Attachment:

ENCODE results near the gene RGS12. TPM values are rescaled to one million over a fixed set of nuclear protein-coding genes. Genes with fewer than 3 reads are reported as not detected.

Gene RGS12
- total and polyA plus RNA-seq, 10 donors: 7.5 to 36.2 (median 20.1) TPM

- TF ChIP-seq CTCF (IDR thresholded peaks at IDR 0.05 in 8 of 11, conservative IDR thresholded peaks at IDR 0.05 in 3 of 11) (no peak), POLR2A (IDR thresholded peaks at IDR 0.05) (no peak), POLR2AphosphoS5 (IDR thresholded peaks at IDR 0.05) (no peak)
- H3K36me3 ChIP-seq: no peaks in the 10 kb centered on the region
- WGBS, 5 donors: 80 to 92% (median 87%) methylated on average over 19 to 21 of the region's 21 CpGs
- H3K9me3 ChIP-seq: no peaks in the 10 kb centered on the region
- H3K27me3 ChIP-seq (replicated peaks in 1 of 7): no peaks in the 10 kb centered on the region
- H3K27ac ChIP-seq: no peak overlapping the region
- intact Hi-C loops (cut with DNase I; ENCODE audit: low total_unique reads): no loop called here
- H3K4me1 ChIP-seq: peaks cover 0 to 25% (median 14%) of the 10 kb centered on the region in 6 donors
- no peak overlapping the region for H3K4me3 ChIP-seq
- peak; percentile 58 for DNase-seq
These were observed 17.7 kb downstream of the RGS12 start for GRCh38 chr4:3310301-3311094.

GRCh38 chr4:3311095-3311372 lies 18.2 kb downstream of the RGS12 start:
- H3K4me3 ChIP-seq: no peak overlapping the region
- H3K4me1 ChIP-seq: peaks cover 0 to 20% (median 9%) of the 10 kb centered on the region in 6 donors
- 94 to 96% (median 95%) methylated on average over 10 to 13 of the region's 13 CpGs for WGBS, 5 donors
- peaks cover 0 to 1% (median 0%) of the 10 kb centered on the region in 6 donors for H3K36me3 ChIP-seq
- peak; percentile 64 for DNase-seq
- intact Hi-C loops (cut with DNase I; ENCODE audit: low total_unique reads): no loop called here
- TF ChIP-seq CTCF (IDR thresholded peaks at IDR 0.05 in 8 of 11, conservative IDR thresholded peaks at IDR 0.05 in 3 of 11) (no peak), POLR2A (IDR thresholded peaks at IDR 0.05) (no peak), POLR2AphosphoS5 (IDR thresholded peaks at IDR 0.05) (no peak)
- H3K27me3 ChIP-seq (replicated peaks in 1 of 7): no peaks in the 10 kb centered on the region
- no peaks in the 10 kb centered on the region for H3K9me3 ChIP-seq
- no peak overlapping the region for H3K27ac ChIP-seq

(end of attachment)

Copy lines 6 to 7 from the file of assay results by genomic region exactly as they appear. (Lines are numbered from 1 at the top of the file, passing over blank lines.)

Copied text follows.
- WGBS, 5 donors: 80 to 92% (median 87%) methylated on average over 19 to 21 of the region's 21 CpGs
- H3K9me3 ChIP-seq: no peaks in the 10 kb centered on the region